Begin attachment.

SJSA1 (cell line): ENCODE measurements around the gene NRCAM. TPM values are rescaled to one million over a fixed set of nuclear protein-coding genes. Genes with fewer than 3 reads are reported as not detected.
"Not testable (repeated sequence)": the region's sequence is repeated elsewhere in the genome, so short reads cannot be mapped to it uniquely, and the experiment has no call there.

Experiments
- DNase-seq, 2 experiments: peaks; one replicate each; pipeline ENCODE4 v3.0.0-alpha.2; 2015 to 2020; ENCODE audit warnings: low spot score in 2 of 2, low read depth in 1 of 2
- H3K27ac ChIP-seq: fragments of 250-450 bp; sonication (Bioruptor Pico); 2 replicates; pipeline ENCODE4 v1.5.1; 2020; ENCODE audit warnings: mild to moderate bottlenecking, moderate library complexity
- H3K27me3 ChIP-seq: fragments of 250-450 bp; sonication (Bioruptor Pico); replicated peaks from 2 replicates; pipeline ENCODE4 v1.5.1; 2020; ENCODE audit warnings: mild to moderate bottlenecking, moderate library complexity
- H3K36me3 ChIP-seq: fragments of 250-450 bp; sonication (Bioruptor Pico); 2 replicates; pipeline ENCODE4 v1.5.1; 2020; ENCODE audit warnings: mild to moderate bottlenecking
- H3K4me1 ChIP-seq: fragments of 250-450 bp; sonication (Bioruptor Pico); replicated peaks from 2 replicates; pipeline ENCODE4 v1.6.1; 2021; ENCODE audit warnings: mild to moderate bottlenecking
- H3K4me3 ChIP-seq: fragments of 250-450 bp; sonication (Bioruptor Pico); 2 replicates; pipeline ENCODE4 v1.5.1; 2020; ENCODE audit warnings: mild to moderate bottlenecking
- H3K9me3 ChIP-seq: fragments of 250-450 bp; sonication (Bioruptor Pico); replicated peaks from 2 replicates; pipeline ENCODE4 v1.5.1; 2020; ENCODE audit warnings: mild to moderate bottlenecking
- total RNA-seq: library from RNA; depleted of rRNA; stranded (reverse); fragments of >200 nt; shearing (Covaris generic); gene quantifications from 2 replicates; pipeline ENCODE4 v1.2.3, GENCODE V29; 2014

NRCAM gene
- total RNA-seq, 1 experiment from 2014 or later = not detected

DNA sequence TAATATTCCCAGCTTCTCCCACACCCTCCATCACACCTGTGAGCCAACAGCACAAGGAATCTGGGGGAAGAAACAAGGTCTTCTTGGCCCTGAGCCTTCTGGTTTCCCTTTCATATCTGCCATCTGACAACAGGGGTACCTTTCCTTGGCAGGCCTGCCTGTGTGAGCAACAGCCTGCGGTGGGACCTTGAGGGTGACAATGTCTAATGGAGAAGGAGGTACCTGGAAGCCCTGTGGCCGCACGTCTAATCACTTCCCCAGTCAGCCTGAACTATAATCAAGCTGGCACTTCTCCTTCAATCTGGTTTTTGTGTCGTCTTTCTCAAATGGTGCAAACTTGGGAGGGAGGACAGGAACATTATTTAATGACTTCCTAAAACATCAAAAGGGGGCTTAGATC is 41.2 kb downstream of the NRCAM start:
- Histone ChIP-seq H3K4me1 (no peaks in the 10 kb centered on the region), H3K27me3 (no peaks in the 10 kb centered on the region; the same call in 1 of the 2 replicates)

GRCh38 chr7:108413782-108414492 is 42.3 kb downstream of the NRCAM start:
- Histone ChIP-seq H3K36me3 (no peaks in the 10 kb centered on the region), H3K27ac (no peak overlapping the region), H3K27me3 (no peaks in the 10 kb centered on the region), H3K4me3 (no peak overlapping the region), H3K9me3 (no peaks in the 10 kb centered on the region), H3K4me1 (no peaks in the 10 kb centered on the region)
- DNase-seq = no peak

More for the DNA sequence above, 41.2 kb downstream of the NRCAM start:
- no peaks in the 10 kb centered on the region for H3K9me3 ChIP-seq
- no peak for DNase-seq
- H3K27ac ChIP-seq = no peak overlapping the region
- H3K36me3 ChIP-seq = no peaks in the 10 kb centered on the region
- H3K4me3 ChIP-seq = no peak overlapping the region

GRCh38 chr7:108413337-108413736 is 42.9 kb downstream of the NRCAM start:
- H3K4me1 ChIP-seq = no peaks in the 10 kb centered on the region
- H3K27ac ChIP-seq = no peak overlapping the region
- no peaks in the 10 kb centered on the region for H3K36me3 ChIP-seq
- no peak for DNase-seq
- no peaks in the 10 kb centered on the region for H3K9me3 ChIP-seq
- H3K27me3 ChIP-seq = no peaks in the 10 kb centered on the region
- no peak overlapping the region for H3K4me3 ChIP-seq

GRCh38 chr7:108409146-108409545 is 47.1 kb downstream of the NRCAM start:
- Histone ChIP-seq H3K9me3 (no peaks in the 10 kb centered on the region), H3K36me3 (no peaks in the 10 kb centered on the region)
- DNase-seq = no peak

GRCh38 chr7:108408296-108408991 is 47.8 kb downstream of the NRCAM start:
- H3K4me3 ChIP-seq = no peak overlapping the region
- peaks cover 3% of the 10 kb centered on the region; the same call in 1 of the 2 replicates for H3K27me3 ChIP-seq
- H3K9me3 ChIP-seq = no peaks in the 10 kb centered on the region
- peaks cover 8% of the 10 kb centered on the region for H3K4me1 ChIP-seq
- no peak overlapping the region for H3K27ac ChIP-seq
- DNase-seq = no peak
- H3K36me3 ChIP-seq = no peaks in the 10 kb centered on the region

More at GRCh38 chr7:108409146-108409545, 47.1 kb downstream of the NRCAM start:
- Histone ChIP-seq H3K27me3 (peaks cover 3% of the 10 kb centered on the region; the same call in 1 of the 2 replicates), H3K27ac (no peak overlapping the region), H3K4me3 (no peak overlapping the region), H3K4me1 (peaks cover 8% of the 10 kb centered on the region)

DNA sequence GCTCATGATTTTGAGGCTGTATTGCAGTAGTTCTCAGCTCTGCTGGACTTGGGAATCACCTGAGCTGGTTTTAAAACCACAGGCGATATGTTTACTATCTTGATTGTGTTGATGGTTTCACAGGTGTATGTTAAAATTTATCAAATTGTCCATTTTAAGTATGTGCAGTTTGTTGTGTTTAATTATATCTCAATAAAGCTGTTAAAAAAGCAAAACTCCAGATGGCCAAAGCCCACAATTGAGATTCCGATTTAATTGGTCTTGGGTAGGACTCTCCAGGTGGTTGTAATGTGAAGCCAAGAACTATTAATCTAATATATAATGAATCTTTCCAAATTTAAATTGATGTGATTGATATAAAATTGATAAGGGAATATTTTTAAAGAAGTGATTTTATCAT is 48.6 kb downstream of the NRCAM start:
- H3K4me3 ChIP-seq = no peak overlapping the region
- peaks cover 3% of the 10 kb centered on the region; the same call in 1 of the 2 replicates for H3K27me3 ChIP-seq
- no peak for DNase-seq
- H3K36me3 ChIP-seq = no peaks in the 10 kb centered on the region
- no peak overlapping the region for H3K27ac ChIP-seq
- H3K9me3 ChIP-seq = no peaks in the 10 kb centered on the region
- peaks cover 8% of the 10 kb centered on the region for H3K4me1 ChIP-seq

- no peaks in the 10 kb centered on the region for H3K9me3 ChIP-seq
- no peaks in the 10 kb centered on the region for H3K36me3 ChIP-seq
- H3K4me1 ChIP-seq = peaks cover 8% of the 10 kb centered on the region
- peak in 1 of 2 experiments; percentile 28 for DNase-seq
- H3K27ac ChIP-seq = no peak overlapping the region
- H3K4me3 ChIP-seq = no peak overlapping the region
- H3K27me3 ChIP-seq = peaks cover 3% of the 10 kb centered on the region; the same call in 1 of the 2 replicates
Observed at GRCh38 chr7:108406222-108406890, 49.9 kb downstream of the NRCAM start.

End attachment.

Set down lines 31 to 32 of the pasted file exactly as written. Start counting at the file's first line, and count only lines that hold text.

- H3K27me3 ChIP-seq = no peaks in the 10 kb centered on the region
- no peak overlapping the region for H3K4me3 ChIP-seq